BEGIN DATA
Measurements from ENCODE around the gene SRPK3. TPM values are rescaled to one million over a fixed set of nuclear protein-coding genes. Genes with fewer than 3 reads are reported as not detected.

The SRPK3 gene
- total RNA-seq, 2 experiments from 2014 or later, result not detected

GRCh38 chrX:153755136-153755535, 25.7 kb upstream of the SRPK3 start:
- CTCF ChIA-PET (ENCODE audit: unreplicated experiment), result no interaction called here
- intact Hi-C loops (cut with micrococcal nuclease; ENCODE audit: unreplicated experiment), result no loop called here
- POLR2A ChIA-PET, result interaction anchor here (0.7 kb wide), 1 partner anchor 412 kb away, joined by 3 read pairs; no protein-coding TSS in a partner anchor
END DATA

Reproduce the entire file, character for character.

Measurements from ENCODE around the gene SRPK3. TPM values are rescaled to one million over a fixed set of nuclear protein-coding genes. Genes with fewer than 3 reads are reported as not detected.

The SRPK3 gene
- total RNA-seq, 2 experiments from 2014 or later, result not detected

GRCh38 chrX:153755136-153755535, 25.7 kb upstream of the SRPK3 start:
- CTCF ChIA-PET (ENCODE audit: unreplicated experiment), result no interaction called here
- intact Hi-C loops (cut with micrococcal nuclease; ENCODE audit: unreplicated experiment), result no loop called here
- POLR2A ChIA-PET, result interaction anchor here (0.7 kb wide), 1 partner anchor 412 kb away, joined by 3 read pairs; no protein-coding TSS in a partner anchor